I read a lot of fiction. Most years I average a bit under a novel each week. Over the past few years, I've read nearly all of them on my Kindle. The few exceptions have been books that really only work in print— House of Leaves, Building Stories, Ship of Theseus and the like.
The Kindle is amazing for fiction. Millions of books. Weighs only a few ounces. Easy to flip pages even when you're holding a sandwich. (I'm not sure I remember how to eat lunch without reading.)
I don't think I've read a single nonfiction book on Kindle.
The Kindle is great for reading things where the pages need to be read sequentially. It's why they're great for fiction.
But that's not how I read nonfiction. I flip ahead to sections that interest me. I go back when I realize I didn't fully understand an earlier concept that I need now. Often I open a second or third book to cross-reference what I'm seeing.
John Schwartz talks to clients about "sitting forward" or "sitting back" styles of reading. Media theorist Helen Katz describes those styles thus:
Lean forward, where the reader is actively controlling the flow of information.
*Lean back**, where the reader passively consumes information in a way that the author has directed.
Kindles are optimized for lean-back reading. At their best, the device disappears. Only the story remains.
Nonfiction is normally lean-forward reading. When the reader is in control, sequential ordering makes less sense. Lean-forward readers are drawing connections both within the text and between different texts.
The Kindle just doesn't work well for that. Moving to earlier passages is enough of a pain that I still couldn't tell you off the top of my head how best to do it, for all that I was among the people who ordered a 1st-generation version.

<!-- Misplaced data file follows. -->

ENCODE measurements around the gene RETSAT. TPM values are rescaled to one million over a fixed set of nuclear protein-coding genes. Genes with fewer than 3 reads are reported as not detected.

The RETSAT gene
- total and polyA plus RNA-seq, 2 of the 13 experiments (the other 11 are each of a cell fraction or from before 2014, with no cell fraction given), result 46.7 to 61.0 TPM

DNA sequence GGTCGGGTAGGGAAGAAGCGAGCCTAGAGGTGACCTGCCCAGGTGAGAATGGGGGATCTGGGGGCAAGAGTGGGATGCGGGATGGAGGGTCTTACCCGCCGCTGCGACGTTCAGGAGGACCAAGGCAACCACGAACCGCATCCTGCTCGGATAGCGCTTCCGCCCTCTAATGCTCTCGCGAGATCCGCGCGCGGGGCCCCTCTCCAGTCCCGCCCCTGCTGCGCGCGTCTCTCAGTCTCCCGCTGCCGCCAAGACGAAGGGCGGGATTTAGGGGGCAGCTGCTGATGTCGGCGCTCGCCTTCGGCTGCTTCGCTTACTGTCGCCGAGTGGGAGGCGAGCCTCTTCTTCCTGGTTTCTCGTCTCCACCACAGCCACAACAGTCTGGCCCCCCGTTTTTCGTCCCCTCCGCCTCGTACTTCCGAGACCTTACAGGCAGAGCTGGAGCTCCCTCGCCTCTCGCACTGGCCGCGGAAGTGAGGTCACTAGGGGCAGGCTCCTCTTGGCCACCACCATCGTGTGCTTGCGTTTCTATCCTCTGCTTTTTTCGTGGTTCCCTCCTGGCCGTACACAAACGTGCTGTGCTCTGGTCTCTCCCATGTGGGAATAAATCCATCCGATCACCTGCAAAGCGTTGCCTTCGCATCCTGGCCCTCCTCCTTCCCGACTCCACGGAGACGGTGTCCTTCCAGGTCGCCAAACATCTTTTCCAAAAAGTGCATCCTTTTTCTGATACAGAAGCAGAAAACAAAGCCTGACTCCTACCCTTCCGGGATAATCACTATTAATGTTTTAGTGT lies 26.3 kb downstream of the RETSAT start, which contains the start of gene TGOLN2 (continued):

The web is much more capable of nonlinear reading than a Kindle (or print, for that matter). Screens are (usually) bigger. Pages load faster. Hyperlinks are a core feature. And yet, pretty much every website in the research sector is optimized for lean-back reading.
We have a main viewing area, then stuff everything else into sidebars (if you're a bit old fashioned) or into fields that stack above or below the main text. Follow a link and the old text disappears, replaced by a brand new text.
We're more than 30 years into the web, and when it comes to lean-forward reading, it's still objectively worse than my literal, physical desktop. After all, my desk holds multiple texts at once, and holds them in a form that lets me easily flip between sections, interacting with multiple texts in the same context.
On the web, the best case is having two tabs side-by-side, and a bunch of scrolling to find earlier or later passages.
Very few people read research content on a mobile phone. There's a good reason for that.